That Bien sympathized with and respected the congregation’s aims is also clear from his ketubah: Bien’s name remains autonomous but he aligns it with that of the religious institution; Congregation Emanu-El’s name is the only other printed proper noun on the document. Additionally, Bien’s choice to include English and Aramaic texts mirrors Merzbacher’s use of those languages in his prayer book. Merzbacher was one of the well-educated, German-Jewish immigrants who sought to rid Judaism of its ritualistic elements and established the congregation to that end in April 1845. Merzbacher stressed the value of order, reason, and rationality to his mostly German-Jewish congregants and took a radical departure from the Orthodox practice he grew up with. He implemented aesthetic changes to services, including the use of an organ and the encouragement of reverent silence on the part of the congregants. By 1848, Merzbacher led weekly services in the German vernacular instead of the traditional liturgical Hebrew. By 1855, he published Seder Tefilah, a two-volume prayer book, with traditional Hebrew prayers on the right and their translations on facing pages in English rather than German—a language that reflects the congregation’s impetus to unify American Jews and promote their worth as American citizens. Although Bien’s ketubah was printed earlier than Merzbacher’s prayer book, it reflects a similar attitude toward the self-conscious use of English in traditional ceremonies.

Bien sought to integrate Jewish and American identities not only through aesthetics, but also through the technology that allowed him to make visible his message of integration. Lithography was a relatively new art form in America at the time, and when Bien established himself in that field, his brand name stood not only for intellectual and cultural progress, but also for technological change. Bien’s chosen medium required him to be wholly devoted to the enterprise of making his intellectual principles tangible. Before the lithographic steam press was invented in 1871, the art required concentration and physical labor. By keeping abreast of innovations in the technology of lithography and pushing himself to perfect the art, Bien lived out his recommendation to others in the pages of The Menorah to “keep pace with the progress of the age.” He explained in the magazine: “Whatever was found beneficial in one age was utilized and improved upon in the following age, and no rational mind doubts any longer that the human race has been making gradual but steady progress.”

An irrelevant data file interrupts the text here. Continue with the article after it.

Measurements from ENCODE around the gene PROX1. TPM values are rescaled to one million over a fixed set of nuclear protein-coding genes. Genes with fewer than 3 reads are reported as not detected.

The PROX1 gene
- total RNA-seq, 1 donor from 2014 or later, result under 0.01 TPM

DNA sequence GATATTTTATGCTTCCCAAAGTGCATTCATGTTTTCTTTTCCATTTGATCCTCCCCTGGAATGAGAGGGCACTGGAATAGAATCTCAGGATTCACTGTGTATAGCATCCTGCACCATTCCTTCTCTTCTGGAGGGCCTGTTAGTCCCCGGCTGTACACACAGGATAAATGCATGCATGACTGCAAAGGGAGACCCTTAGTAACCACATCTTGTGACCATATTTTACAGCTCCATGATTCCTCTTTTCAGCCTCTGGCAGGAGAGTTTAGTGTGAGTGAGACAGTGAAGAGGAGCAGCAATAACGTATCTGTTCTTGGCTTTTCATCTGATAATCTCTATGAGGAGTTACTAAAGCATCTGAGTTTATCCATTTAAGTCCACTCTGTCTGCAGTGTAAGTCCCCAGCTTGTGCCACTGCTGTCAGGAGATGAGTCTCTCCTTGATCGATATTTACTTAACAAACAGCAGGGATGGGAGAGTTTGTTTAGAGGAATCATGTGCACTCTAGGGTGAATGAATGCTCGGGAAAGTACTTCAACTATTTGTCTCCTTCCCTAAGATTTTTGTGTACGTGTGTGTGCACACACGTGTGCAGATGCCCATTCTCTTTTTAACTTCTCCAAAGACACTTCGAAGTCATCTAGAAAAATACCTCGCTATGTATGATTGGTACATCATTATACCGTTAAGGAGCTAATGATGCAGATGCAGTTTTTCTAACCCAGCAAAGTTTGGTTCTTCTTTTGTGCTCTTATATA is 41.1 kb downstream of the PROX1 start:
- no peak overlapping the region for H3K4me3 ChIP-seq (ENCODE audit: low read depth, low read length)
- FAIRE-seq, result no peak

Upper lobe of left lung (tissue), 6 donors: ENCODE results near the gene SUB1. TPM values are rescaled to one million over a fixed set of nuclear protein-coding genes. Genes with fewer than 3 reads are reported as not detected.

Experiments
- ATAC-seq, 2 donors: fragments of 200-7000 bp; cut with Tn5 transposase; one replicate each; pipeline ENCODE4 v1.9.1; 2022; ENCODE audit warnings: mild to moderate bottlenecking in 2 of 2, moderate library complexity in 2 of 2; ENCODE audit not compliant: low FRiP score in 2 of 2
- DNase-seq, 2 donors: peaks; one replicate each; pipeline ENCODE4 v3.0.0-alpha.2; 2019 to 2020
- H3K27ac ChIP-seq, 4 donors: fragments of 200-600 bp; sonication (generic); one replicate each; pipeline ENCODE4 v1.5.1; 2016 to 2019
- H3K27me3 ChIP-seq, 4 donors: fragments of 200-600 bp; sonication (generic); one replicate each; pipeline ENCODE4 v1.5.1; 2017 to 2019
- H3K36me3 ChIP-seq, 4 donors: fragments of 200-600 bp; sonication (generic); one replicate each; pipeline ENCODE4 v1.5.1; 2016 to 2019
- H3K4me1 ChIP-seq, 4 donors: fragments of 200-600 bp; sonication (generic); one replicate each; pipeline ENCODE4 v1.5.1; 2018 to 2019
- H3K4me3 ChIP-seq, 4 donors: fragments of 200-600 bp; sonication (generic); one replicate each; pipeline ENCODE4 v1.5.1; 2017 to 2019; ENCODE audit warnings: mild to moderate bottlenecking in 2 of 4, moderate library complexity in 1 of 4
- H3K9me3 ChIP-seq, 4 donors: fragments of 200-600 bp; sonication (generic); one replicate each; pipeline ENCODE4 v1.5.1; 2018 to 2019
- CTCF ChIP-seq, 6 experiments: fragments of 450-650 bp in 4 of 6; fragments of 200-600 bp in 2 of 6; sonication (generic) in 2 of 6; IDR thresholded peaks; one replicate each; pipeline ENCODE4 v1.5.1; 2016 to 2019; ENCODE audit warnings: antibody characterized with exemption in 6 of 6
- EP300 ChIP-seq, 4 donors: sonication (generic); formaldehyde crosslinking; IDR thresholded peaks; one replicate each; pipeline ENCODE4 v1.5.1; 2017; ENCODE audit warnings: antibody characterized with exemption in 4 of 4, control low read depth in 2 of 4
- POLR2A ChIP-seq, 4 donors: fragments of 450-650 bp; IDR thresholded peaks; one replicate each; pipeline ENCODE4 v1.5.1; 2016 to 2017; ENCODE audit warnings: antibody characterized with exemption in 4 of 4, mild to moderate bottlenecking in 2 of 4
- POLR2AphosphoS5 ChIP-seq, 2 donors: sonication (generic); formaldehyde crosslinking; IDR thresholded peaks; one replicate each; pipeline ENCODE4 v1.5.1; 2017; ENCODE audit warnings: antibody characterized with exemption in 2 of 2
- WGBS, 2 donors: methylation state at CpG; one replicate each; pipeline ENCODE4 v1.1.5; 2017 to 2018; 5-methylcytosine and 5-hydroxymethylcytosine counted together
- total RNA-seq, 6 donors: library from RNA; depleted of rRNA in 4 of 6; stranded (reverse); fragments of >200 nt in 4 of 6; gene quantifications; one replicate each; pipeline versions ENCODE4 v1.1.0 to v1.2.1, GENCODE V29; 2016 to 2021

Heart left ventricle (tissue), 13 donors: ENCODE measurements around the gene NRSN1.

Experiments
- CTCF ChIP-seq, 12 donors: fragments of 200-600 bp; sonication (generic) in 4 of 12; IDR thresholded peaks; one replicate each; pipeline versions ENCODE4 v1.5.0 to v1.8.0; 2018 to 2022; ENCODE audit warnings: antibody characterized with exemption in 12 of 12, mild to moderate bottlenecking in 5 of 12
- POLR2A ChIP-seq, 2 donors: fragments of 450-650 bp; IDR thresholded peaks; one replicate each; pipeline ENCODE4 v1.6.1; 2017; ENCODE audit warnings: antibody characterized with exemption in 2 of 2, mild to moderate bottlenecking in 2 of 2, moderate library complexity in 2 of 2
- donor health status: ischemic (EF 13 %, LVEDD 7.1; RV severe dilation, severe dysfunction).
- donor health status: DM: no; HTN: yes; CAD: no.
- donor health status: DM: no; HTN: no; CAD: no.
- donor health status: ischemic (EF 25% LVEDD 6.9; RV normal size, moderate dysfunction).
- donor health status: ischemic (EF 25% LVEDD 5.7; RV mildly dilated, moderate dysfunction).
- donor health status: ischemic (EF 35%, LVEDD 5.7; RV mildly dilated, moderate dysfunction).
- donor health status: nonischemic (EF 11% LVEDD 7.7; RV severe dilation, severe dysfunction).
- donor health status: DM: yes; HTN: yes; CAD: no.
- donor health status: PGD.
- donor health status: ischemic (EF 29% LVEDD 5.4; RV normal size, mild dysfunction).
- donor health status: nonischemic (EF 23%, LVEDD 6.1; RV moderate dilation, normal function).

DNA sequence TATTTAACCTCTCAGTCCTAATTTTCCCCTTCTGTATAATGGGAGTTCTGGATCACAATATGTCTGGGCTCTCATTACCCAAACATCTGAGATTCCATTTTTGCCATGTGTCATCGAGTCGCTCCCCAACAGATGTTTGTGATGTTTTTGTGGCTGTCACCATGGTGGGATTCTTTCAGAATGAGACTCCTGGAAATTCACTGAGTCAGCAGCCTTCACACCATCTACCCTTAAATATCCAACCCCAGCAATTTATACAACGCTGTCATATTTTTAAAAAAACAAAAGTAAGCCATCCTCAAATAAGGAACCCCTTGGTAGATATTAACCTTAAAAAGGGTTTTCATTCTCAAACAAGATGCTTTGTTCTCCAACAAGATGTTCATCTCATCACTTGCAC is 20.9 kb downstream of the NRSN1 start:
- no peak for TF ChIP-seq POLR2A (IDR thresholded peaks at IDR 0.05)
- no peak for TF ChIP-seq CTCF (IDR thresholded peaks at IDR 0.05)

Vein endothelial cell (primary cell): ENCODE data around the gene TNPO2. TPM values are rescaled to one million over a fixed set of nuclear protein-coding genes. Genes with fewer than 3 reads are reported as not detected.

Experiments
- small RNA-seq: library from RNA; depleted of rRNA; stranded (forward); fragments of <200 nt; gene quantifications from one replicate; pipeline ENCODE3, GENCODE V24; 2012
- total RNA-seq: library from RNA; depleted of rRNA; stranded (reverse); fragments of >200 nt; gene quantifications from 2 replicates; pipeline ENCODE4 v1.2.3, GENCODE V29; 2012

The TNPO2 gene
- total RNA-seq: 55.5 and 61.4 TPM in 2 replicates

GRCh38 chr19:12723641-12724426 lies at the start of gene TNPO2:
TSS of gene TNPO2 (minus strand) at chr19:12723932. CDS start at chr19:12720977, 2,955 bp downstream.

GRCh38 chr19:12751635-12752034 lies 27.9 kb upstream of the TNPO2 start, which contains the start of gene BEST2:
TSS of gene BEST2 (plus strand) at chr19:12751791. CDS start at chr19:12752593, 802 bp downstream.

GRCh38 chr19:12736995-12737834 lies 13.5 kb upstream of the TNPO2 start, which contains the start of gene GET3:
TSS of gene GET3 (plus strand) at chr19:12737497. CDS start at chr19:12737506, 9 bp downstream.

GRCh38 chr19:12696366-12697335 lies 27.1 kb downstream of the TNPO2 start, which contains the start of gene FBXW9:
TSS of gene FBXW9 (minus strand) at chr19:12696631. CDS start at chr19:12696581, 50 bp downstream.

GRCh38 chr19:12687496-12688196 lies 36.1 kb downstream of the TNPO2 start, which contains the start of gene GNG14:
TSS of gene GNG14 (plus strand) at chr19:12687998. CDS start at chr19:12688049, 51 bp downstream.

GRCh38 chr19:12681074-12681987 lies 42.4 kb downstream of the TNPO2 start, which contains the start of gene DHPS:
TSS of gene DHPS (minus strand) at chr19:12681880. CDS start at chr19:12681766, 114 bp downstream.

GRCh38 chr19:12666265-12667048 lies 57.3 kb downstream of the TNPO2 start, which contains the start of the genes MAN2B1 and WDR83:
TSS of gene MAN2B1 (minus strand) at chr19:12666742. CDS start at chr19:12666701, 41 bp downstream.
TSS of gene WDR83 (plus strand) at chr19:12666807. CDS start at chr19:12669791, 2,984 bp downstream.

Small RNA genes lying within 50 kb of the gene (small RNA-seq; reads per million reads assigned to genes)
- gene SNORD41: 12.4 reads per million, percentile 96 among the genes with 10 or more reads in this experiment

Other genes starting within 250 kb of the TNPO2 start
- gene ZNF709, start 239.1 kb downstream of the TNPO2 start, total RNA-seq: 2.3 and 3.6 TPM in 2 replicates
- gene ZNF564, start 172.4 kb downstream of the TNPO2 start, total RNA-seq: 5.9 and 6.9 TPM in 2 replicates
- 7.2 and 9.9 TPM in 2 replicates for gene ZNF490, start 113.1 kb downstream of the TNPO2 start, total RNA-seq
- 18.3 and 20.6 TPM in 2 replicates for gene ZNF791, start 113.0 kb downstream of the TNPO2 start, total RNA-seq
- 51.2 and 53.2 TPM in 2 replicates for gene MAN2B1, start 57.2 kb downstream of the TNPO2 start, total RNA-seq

Bien died in 1909. The next year, his son Franklin gained control of the Julius Bien Company; it soon became insolvent and was sold to Sheldon Franklin, who insisted on the rights to Julius Bien’s name as part of the deal, because it was one of the company’s greatest assets. By the 1910s, the Julius Bien Company had become famous for its Audubon chromolithographs, its detailed maps and atlases (including United States Census Atlases), and its illustrations of the railroad. Over a century after Bien’s death, his name still stands for a company that provided wide access to the growing body of American knowledge during the 19th century. The ketubah he designed at the age of 23, years before he achieved mainstream success, stands as early evidence of Bien’s gift for making new concepts visible to American audiences.

***

Like this article? Sign up for our Daily Digest to get Tablet Magazine’s new content in your inbox each morning.

1 2View as single page
Print Email

Thank You!

Thank you for subscribing to the Tablet Magazine Daily Digest.
Please tell us about you.

Lithographs by Julius Bien

Audubon prints and maps